The Global Picture
The Bitcoin mining industry has witnessed a number of exciting advancements over the last year. Changes in mining demographics and infrastructural development within nations, institutional entry into the space, plus hardware production are all factors to consider. These innovations and advancements have impacted emerging areas, resulting in a completely new competitive playing field for the Bitcoin network.
The biggest Bitcoin mining story in 2021 would arguably be from June, when the Chinese government took additional steps to curtail Bitcoin-related activities.
The Chinese government began by prohibiting banks from facilitating transactions between exchanges, and then imposed a blanket ban on Bitcoin mining within the country. As shown in the graph below, this resulted in a 38% decrease in the network's hash rate.
Furthermore, the difficulty adjustment was reduced by about 20% as a result of this. The difficulty adjustment is a mechanism of the bitcoin network that adjusts how much computational power is required to successfully mine a block, being adjusted every 2016 blocks (average block is mined in 10 minutes).
This was the highest single drop in difficulty, demonstrating the magnitude of the ban. Despite this, the network remained sturdy and recovered over the next few months. This is a testament to the network's robustness and decentralisation, as some of these miners relocated to other countries such as Kazakhstan or the United States.
Going into 2022, the network has continued to expand and its hash rate has climbed, indicating that investment in mining operations has reached all-time highs.
Further reading: What does hash rate mean and why does it matter?
Due to the overall increased energy requirements, this strengthens the network, making it more immune to a 51% attack (possible when a single entity controls more than half of the total hash power). The hash rate bottomed in 2021 at roughly 80 EH/s and has since soared to around 200 EH/s (for perspective, EH/s stands for exahashes per second, with 1 EH equalling one quintillion hashes). As a result of the network's increased computational security, as well as the dispersion of miners and decreased Chinese domination of the hash rate, it may become a more appealing investment prospect for some.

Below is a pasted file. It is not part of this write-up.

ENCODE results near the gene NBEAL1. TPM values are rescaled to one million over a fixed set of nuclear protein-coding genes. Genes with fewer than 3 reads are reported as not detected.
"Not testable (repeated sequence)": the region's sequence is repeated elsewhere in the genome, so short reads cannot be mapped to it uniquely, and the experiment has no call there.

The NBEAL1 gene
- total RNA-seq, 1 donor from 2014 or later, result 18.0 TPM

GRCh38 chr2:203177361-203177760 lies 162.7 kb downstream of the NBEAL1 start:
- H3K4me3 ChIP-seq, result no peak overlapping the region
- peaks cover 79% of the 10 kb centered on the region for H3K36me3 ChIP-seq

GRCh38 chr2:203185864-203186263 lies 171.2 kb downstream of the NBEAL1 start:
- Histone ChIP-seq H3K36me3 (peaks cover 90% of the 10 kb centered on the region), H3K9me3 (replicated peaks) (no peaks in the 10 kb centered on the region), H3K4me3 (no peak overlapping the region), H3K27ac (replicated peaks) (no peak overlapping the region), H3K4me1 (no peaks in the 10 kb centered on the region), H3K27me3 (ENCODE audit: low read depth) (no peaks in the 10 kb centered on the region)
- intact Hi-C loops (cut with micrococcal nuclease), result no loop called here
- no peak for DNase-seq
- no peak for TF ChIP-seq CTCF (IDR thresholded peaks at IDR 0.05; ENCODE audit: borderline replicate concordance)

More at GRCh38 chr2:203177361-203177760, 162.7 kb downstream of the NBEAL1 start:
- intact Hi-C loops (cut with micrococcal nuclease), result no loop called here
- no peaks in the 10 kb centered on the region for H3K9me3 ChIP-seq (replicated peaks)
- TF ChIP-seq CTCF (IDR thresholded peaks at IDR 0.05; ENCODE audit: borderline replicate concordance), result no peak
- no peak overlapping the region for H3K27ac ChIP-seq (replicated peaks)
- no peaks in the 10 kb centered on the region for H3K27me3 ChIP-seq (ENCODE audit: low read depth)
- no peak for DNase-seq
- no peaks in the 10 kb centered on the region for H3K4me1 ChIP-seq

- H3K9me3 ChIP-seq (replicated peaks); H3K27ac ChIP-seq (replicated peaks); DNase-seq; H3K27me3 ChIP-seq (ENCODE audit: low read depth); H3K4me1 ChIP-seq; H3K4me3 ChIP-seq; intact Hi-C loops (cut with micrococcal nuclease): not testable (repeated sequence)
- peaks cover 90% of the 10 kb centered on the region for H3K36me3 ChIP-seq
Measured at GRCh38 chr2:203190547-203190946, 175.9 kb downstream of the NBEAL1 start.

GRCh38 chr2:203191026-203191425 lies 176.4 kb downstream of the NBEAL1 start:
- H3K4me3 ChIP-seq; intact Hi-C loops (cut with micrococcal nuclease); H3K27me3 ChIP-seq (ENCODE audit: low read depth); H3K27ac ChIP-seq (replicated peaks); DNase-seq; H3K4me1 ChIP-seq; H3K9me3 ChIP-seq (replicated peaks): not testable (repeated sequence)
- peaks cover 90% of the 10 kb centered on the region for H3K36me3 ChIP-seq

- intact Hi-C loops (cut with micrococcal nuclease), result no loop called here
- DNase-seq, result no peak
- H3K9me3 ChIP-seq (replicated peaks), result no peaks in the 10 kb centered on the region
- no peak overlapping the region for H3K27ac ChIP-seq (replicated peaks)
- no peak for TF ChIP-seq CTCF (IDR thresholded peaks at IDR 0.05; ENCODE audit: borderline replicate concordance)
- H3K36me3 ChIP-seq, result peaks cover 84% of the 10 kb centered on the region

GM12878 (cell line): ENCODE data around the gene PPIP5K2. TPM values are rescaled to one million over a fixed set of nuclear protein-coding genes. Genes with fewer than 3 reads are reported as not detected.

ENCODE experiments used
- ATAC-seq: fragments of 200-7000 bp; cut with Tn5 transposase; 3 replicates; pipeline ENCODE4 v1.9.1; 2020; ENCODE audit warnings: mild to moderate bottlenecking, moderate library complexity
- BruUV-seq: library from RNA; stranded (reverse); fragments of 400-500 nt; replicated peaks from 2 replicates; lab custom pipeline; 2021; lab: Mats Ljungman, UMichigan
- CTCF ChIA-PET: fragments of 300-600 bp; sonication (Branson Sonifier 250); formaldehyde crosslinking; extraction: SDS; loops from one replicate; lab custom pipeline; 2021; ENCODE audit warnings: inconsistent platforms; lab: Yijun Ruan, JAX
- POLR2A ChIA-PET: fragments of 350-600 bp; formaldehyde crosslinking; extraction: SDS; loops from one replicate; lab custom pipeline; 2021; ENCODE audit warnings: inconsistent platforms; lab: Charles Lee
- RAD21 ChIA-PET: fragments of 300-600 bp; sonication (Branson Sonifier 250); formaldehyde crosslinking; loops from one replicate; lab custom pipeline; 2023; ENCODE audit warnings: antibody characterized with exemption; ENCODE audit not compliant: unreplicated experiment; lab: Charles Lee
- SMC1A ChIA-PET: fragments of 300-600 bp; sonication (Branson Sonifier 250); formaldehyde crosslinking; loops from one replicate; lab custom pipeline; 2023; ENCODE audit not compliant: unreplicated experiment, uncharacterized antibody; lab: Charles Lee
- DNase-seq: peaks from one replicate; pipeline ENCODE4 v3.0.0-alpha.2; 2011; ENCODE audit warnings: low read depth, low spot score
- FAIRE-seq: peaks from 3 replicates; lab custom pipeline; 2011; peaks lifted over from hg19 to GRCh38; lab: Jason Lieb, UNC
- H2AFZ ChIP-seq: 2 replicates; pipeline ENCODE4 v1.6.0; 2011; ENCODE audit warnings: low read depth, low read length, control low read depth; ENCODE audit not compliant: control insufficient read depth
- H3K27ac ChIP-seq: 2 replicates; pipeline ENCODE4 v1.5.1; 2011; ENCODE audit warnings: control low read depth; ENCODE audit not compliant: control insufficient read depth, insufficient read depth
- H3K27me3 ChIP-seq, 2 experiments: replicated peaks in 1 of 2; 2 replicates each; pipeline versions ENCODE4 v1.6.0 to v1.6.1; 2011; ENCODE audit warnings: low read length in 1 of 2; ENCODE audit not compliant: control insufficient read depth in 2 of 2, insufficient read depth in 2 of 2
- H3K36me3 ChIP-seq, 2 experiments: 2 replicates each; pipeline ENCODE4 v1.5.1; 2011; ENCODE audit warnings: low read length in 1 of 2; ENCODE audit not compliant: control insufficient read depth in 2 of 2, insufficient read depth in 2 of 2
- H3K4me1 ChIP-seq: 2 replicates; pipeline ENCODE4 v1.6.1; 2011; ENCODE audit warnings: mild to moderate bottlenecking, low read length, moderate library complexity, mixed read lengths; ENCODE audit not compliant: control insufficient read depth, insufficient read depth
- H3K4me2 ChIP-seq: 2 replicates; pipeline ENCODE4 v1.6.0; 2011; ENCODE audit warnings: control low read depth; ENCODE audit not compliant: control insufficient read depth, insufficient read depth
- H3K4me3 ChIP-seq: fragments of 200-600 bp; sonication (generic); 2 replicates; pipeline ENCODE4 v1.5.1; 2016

US Infrastructure Developments
Following China's mining exodus, the United States emerged as the most significant entrant into the mining ecosystem, with businesses such as Bitfarms, Riot Blockchain, and Hut 8 Mining beginning to publicly list on stock exchanges such as Nasdaq. This increases transparency into the operations of these US corporations, their balance sheets, and the size of their mining operations.
According to filings, these miners are projected to increase their power capacity by around 5.2 gigawatts by the end of 2022. To put this in context, 1 gigawatt is equal to 1 billion watts, with the ordinary household bulb merely requiring 60-100 watts to demonstrate the magnitude of such processes. ISW Holdings, which is collaborating with BitMain to build a 200MW mining facility, provides a great insight into the costs of such an enterprise. The investment for the setup and energising of miners is roughly $62 million, averaging out to $300,000 per megawatt added. If we extend this data to determine the entire mining investment in North America, it could be valued as high as $1.5 billion. Overall, the network consumes approximately 200 TWh of electricity per year, whereas global energy use is approximately 160,000 TWh, demonstrating that Bitcoin is only a minor part of total energy consumption (0.125%).
The state of Texas, which has been at the forefront of these infrastructural developments, accounts for roughly half of the 5.2GW capacity being installed. Because of its deregulated energy market and pro-Bitcoin mining legislative stances, Texas has an advantage over many other states. This has provided new entrants into the area with viable energy sources to capitalise on, as well as making such processes as frictionless as feasible for new entrants.